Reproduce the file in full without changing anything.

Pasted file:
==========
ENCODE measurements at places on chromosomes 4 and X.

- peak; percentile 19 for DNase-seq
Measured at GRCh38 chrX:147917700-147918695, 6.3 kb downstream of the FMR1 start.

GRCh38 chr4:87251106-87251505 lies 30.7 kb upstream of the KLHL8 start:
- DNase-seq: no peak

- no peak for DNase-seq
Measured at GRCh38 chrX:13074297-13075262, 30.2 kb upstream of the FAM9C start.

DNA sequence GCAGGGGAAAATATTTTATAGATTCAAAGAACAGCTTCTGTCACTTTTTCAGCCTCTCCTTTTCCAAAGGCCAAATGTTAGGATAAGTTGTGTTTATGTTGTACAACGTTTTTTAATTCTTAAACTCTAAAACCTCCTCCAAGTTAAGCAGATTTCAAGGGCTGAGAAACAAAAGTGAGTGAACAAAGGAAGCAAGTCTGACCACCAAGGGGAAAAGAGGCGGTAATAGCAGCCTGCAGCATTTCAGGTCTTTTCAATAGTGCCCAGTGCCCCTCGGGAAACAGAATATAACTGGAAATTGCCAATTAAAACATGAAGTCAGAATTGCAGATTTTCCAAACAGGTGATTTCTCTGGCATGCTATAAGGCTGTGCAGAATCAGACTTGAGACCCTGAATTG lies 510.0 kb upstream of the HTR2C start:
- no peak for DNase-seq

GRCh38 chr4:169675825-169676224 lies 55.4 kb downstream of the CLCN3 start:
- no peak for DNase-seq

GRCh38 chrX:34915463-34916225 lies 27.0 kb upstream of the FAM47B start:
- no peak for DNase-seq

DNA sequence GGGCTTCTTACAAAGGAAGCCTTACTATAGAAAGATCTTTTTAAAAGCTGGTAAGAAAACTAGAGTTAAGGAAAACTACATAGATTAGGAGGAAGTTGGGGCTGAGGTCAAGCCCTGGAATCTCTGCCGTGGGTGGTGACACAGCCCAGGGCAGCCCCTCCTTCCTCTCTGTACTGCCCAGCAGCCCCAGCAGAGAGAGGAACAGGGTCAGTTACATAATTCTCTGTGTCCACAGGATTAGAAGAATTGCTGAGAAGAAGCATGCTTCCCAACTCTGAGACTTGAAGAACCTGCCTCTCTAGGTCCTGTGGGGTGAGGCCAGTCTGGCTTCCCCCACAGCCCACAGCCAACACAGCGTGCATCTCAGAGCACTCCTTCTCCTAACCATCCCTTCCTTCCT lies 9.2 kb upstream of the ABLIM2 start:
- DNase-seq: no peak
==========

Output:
ENCODE measurements at places on chromosomes 4 and X.

- peak; percentile 19 for DNase-seq
Measured at GRCh38 chrX:147917700-147918695, 6.3 kb downstream of the FMR1 start.

GRCh38 chr4:87251106-87251505 lies 30.7 kb upstream of the KLHL8 start:
- DNase-seq: no peak

- no peak for DNase-seq
Measured at GRCh38 chrX:13074297-13075262, 30.2 kb upstream of the FAM9C start.

DNA sequence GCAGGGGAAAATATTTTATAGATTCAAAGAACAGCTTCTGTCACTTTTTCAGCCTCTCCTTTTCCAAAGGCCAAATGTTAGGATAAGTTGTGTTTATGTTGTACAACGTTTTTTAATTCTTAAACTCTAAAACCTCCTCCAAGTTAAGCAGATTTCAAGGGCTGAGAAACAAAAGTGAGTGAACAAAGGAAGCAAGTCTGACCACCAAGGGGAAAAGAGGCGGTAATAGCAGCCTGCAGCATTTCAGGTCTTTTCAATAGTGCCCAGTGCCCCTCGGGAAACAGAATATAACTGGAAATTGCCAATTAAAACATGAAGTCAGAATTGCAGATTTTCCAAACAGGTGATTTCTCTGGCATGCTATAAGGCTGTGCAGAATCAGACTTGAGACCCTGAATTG lies 510.0 kb upstream of the HTR2C start:
- no peak for DNase-seq

GRCh38 chr4:169675825-169676224 lies 55.4 kb downstream of the CLCN3 start:
- no peak for DNase-seq

GRCh38 chrX:34915463-34916225 lies 27.0 kb upstream of the FAM47B start:
- no peak for DNase-seq

DNA sequence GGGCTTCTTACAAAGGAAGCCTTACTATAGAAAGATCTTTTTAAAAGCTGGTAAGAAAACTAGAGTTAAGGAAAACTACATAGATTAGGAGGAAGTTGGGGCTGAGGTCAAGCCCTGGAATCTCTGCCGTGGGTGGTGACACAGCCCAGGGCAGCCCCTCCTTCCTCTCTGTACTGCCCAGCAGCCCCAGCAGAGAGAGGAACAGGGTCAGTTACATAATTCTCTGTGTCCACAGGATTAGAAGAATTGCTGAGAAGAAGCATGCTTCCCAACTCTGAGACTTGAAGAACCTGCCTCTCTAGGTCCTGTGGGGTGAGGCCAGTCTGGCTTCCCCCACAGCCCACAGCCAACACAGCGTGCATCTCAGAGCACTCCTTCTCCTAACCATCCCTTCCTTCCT lies 9.2 kb upstream of the ABLIM2 start:
- DNase-seq: no peak